Business trips, more work than I can handle, and summer events (pleasure trips) have been keeping me for updating this blog for too long already, for which I apologize.
The revolutionary leader Ho Chi Minh gave its name to this city, although still today its old name Saigon is more widely used among locals.
One of the first things that grab your attention in Vietnam is the amount of motorbikes everywhere.
There are almost no cars (apart from taxis), but motorbikes are omnipresent.
The Ho Chi Minh city hall. I was surprised to see many luxury shops near the city hall, specially considering that Vietnam is a communist country. Similarly to Korea nowadays, until 1975 Vietnam used to be separated into a communist North Vietnam and a capitalist (or “less communist”) South Vietnam. Ho Chi Minh (or Saigon as it was called then) used to be the capital of this South Vietnam. I guess this explains why the feeling in this city is not so communist.
Very near the city hall, another very visited spot of the city is the War Memorial Museum. In its gardens you can find war tanks, airplanes, cars, etc. all of them from the Vietnam War.
The Notre-Dame Basilica reminds visitors that this city was once French territory.
Some Vietnamese playing badminton next to an American war plane.
It is also common to find people like this woman carrying stuff to sell on the streets. By looking at her completely deformed shoulder, you could tell that this woman had been doing this job all her life.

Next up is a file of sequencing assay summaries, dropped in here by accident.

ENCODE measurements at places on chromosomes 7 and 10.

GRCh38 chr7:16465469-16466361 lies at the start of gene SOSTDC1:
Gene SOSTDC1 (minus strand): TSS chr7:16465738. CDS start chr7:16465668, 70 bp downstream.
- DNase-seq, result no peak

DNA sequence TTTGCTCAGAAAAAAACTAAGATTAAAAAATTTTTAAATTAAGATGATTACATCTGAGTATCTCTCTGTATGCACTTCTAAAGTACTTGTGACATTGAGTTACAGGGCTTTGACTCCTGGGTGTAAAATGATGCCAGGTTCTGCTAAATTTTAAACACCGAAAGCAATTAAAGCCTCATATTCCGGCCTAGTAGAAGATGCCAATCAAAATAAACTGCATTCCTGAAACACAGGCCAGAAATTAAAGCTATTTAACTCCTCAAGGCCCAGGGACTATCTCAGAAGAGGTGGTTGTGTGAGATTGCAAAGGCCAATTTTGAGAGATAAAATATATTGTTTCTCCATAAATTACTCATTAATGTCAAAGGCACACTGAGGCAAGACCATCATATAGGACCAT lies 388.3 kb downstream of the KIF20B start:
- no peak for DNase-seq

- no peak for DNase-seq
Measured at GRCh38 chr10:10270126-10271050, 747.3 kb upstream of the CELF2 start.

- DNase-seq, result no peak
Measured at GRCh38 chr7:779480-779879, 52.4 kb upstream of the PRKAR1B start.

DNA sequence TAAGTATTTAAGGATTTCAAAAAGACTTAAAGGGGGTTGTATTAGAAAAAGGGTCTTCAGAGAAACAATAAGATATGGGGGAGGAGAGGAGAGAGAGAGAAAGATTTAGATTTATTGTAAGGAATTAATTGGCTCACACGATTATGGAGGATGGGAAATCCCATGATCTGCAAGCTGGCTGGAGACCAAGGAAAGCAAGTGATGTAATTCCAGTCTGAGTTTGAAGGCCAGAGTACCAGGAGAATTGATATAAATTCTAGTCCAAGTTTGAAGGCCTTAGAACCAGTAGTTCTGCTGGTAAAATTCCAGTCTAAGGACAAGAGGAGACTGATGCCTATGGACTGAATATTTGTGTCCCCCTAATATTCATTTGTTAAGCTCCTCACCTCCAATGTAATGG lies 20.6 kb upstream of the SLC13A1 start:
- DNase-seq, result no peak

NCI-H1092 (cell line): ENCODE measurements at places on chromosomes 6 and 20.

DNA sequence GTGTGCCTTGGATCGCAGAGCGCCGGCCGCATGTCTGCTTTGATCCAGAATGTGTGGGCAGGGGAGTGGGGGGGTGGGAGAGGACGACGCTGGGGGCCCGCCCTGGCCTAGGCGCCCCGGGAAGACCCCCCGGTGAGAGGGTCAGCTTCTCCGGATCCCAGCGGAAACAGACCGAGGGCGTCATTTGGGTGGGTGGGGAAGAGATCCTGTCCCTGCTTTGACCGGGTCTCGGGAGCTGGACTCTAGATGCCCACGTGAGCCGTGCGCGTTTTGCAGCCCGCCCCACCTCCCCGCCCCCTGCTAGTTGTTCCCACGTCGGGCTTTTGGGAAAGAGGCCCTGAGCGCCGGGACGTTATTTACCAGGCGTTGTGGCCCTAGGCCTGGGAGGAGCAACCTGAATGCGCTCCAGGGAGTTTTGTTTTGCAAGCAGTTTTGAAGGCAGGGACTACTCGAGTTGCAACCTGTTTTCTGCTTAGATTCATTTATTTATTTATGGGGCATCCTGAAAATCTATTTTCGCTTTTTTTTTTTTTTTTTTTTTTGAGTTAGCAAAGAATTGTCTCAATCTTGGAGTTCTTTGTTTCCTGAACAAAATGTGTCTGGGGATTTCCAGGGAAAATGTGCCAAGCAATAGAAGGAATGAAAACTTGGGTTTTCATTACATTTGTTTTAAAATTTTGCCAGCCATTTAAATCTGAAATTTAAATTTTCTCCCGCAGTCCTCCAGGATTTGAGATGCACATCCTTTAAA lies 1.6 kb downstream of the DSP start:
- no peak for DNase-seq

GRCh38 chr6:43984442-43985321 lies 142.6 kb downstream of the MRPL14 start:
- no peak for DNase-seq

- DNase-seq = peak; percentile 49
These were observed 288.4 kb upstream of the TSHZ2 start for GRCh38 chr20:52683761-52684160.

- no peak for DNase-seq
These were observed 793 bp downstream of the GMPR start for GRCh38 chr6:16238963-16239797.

As in most countries in South-East Asia, people spend a great amount of time in the streets enjoying the good weather, shopping, doing sports, etc.
More people selling stuff outside (they are actually sitting on the road).
In Ho Chi Minh, I had the chance to meet Oscar, friend of Alberto and also intern at the Spanish Embassy in Ho Chi Minh. Here we are relaxing after a hard day of sightseeing.
Next day we decided to visit the tunnels of Củ Chi, near Ho Chi Minh. At this place you can see how many Vietnamese lived under the ground during the Vietnam War. In this picture, a Korean boy tries to enter one of these tunnels. They made the entrance to the tunnels so tiny so that American soldiers could not find them, nor enter if they did find them. This curious Korean boy could enter quite easily though.
War left also many tanks abandoned in Vietnamese fields. After the War, people sold the pieces that they could, like this tank without wheels.
Of course the engine was also removed.
At the Củ Chi tunnels you can also see many kinds of traps that Vietnamese used against American soldiers, some of them really hurt only seeing them.
There are also some tunnels that they have made available for people to enter and experience .
What could be better than a beer and some Vietnamese food after a hard day of crawling in tunnels?